Last time I visited Frank Liberman, at the Motion Picture Country Home a few months ago, he did not recognize me or, at least, did not seem to.
I had known Frank for about 40 years through his many years at Warner Bros., and during the decades when he was the chief personal publicist for Bob Hope, who also maintained several other publicists on his staff to do who-knows-what.
Frank’s wife, Pat Harris, died about 25 years ago. She also worked in the industry and his sister-in-law, Radie Harris, was the Hollywood columnist for a New York City publication. We all gave her royal treatment during her California visits.
No one would accuse Frank of not saying exactly what he thought. You got his true — sometimes ascerbic — observations whether you liked them or not . When I told him in 1962 that I had resigned from the 20th-Fox publicity department to start my own agency, he replied, "Why the hell are you doing that? Aren’t there enough independent publicists trying to get business? We don’t need you competing!"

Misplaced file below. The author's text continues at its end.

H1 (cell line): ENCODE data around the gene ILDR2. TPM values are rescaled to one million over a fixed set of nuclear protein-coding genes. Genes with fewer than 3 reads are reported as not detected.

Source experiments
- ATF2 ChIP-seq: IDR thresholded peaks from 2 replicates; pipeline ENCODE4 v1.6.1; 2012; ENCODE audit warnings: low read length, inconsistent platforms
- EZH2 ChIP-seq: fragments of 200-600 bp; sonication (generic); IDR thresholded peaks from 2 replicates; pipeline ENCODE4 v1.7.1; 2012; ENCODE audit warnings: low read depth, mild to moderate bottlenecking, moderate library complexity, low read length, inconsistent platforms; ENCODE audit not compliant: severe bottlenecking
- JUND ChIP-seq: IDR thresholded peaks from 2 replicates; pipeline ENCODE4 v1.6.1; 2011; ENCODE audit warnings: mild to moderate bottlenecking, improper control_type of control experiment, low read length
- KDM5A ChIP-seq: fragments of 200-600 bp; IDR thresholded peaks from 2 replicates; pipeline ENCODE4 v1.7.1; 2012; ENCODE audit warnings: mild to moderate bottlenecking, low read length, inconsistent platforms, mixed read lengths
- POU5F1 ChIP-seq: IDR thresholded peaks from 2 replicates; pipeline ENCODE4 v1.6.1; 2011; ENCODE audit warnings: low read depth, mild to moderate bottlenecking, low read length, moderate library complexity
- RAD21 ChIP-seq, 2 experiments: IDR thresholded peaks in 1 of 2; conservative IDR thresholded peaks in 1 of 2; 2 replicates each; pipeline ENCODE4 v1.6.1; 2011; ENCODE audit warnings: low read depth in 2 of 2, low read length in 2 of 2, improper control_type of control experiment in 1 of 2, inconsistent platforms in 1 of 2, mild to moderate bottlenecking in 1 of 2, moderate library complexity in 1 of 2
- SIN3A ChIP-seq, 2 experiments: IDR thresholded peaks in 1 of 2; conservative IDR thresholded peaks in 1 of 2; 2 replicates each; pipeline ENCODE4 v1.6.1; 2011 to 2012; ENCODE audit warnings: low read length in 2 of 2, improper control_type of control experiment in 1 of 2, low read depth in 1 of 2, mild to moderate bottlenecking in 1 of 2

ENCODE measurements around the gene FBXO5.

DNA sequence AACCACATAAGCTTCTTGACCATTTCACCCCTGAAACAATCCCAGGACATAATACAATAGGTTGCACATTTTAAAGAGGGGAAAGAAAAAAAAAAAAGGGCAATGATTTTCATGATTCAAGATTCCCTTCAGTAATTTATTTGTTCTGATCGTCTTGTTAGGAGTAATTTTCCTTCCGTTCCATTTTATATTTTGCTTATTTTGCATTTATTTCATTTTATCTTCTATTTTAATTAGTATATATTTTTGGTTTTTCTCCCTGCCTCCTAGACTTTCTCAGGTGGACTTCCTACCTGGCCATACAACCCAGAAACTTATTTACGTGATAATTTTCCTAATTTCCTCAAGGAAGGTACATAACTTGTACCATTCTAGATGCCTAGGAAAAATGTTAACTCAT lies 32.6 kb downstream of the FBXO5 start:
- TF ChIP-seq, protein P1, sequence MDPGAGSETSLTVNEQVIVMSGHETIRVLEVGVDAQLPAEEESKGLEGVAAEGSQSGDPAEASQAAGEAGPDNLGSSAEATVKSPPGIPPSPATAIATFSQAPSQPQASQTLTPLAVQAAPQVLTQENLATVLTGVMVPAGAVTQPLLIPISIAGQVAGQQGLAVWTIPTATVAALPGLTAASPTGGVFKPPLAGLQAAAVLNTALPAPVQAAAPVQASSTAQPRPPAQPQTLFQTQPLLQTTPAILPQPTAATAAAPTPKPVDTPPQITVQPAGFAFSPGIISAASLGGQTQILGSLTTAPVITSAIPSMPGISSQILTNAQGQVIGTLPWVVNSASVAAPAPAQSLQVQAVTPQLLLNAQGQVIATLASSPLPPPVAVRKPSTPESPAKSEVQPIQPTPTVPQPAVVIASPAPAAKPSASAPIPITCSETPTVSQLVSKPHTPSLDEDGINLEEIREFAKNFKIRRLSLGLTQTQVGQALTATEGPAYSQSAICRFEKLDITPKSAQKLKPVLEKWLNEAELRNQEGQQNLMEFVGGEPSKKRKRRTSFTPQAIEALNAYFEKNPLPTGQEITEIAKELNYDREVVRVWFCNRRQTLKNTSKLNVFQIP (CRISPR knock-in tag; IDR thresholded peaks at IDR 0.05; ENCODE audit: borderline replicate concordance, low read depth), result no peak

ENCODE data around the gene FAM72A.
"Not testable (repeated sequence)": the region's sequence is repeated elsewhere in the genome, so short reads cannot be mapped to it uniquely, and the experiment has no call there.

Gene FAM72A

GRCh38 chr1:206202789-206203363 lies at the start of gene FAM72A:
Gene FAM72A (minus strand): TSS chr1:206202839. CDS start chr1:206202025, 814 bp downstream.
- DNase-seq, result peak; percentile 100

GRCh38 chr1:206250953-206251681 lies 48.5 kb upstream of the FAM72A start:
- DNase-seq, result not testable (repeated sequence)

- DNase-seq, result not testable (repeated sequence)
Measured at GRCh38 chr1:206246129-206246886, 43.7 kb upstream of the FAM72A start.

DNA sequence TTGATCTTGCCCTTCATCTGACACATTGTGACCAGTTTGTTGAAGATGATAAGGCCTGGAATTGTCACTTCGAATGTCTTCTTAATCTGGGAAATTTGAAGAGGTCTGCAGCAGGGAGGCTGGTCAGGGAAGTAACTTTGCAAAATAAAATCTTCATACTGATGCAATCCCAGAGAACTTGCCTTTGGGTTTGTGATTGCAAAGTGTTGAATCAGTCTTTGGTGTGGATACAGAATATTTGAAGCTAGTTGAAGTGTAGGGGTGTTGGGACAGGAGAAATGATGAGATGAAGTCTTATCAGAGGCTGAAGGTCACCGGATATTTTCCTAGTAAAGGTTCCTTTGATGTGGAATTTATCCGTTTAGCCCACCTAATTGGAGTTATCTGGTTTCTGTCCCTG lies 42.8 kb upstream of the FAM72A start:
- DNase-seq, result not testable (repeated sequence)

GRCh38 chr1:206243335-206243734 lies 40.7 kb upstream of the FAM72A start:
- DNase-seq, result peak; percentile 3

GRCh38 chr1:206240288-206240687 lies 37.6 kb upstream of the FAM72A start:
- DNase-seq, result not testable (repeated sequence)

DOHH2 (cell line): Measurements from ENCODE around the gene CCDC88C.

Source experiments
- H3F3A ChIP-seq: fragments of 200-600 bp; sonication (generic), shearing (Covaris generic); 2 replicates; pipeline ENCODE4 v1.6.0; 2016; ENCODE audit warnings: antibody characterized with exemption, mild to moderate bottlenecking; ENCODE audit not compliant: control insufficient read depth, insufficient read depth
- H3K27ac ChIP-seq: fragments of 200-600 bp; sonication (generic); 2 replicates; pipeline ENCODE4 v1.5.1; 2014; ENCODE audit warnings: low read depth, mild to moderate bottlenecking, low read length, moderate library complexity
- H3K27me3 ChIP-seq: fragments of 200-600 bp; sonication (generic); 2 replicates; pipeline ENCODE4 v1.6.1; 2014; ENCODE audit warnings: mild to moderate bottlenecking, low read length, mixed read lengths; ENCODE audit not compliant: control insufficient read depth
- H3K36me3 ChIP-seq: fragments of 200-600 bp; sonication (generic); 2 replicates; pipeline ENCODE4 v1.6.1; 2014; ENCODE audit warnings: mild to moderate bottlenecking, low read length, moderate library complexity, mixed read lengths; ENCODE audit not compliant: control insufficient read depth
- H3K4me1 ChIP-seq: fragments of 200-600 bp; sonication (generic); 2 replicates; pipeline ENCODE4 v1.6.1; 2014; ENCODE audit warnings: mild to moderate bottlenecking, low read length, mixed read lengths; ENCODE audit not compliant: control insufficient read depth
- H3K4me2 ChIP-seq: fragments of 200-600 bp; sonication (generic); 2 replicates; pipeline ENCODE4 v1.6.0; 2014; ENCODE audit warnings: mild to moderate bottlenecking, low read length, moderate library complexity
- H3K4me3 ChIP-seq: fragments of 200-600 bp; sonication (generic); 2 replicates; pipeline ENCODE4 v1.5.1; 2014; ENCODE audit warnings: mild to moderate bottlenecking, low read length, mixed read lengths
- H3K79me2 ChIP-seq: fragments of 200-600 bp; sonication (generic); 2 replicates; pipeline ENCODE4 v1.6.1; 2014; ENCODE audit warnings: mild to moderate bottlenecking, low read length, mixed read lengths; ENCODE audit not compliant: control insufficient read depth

Frank was as happy living at the Motion Picture Country Home as any retired widower could be, and so had been such associates of my as cinematographer Leon Shamroy and publicists Jet Fore and Henry Ehrlich.
Frank was strong, smart, witty, a dependable friend and a memorable personality. Frank was the right name for him.
He disseminated only the truth. In a world of double talk we sure could use him today.